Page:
What brings us together is the norms that we develop for our members and beyond, that we exchange our experience on with our peers. Norms that are supported by data collection, research and policy analysis.
But we need to continuously strive to strengthen our culture of excellence in the development of standards. International organisations are showing greater transparency and increasingly reaching out to stakeholders. Enhancing these efforts is paramount to improve the outcome of their action and to deserve the trust of citizens. To be effective, we need to build confidence in the quality of our work and in our capacity to help countries achieve their public policy objectives.
While IOs are well equipped to design and develop standards in policies, they have limited resources to ensure their instruments are effectively implemented and enforced. To a large extent, this falls out of the IOs control: implementation of international obligations, and to a large extent their enforcement, is in the hands of domestic authorities. However, it is only after its implementation that the impact of a new rule can be truly appraised, and only through regular reviews that standards can be assessed for their relevance. International organisations must work with their Members to gain better knowledge about the “afterlife” of international policies. This is critical to ensure that global rules are timely and remain relevant to the quickly evolving world we live in.
We have learnt this through our work on regulatory quality at domestic level, from which there is much to draw to inspire our quest for high quality international rule-making. Let me use this opportunity to thank and congratulate the OECD Regulatory Policy Committee for initiating this important work. It is not by chance that this work has developed as a joint undertaking of our regulatory policy experts and our legal officers here at the OECD. It takes a subtle combination of lawyers and economists to understand the intricacies of international rule-making.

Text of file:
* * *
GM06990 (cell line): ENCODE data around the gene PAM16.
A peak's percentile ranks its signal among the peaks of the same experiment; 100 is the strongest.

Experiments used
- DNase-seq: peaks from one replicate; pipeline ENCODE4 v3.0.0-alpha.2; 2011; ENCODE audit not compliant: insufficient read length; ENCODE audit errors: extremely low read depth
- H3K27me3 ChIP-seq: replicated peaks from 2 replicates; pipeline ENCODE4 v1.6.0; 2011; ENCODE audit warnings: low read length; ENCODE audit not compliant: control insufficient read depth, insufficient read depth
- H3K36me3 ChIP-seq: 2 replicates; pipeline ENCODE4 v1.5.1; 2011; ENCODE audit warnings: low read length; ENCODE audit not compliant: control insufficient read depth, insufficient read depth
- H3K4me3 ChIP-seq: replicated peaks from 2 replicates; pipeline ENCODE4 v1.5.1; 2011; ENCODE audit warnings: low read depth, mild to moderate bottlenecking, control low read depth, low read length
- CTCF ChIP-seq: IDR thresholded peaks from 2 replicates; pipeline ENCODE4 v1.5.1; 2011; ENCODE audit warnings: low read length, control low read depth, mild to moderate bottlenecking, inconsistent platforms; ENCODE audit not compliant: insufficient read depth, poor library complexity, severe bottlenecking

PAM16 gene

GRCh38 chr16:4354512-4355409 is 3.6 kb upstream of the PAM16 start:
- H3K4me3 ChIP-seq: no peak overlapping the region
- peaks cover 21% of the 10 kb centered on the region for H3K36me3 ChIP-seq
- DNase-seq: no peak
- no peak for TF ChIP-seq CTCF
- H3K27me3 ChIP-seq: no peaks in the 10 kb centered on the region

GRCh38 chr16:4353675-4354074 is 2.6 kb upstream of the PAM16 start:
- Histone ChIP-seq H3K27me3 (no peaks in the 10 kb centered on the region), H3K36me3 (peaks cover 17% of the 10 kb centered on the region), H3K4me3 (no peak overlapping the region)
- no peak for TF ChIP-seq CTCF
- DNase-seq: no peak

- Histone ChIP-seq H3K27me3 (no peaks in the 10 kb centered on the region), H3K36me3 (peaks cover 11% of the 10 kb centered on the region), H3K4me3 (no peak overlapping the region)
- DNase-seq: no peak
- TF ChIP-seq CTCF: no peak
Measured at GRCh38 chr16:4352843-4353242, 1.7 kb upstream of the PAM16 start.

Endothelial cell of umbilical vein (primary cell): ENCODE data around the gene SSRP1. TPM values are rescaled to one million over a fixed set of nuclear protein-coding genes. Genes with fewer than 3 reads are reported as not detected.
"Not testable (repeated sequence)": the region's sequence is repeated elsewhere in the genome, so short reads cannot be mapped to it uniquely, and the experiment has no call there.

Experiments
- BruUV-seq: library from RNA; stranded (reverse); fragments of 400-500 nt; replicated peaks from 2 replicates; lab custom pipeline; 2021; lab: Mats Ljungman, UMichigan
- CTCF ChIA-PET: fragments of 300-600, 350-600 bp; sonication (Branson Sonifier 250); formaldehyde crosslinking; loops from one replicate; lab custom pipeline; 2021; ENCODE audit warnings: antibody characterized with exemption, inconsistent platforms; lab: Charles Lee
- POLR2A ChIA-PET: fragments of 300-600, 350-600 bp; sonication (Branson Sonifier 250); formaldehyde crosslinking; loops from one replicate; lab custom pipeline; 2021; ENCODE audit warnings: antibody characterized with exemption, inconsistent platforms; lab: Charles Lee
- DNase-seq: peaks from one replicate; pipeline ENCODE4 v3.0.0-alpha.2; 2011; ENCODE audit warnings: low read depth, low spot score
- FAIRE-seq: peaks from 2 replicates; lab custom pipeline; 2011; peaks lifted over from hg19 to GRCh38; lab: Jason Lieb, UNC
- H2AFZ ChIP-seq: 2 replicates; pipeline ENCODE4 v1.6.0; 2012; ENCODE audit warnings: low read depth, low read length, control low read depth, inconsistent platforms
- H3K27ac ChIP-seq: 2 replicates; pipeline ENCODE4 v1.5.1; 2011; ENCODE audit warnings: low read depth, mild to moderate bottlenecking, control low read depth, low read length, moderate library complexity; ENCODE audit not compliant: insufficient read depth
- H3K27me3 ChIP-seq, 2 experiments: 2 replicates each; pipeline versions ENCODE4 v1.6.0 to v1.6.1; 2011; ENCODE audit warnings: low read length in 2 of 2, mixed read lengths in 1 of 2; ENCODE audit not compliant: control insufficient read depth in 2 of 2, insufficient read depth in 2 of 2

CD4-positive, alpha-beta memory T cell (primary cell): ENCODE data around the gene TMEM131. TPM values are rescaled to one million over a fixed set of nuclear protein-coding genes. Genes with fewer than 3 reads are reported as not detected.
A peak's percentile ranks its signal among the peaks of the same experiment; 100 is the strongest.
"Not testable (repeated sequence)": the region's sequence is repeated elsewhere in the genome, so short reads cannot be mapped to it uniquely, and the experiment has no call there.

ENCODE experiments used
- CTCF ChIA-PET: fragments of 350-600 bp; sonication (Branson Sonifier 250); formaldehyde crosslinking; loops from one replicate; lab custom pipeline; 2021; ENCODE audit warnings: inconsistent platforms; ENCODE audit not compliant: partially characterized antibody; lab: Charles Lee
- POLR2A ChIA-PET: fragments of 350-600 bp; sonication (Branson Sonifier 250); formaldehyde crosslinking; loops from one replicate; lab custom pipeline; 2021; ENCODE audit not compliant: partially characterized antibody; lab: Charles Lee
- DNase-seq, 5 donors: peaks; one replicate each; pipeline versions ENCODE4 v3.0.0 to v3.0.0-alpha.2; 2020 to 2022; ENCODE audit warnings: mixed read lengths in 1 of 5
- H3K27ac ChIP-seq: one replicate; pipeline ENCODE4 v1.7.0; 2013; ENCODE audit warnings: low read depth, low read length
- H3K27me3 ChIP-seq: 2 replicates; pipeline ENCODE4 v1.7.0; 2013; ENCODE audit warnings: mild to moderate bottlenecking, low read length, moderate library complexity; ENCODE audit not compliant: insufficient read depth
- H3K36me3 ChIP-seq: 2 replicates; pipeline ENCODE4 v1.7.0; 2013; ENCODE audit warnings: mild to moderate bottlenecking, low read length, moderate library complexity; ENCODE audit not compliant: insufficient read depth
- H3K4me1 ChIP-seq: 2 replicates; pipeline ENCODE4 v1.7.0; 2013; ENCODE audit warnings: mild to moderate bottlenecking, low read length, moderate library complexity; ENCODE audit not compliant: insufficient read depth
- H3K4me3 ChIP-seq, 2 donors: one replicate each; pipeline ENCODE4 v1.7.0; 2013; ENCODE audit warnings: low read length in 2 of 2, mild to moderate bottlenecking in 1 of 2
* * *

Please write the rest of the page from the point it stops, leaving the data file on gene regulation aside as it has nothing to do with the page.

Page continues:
The OECD sees it as a strategic priority to strengthen and maximise the impact of our existing standards, and to identify the areas in which we need to develop new ones. We have launched an internal process to this effect. Our yearly discussions with peers have underlined that they are thinking about these same issues today.
This platform we have built together since 2014 provides an unprecedented setting of multilateral actors, invaluable to exchange experiences and learn from one other on international standard setting, hence following a core OECD methodology and value: peer learning. Let us use this opportunity to make our organisations ever more useful and relevant.
To start, we could build on the shared challenges for all 50 IOs identified in the report. There are in my view four areas that would deserve further action:
These four areas point towards the untapped potential of international organisations. I see this report as laying the foundation of a long- lasting exchange of views and experiences on our standard-setting activities. I look forward to hearing your views and working with you towards building a prosperous, inclusive and sustainable world.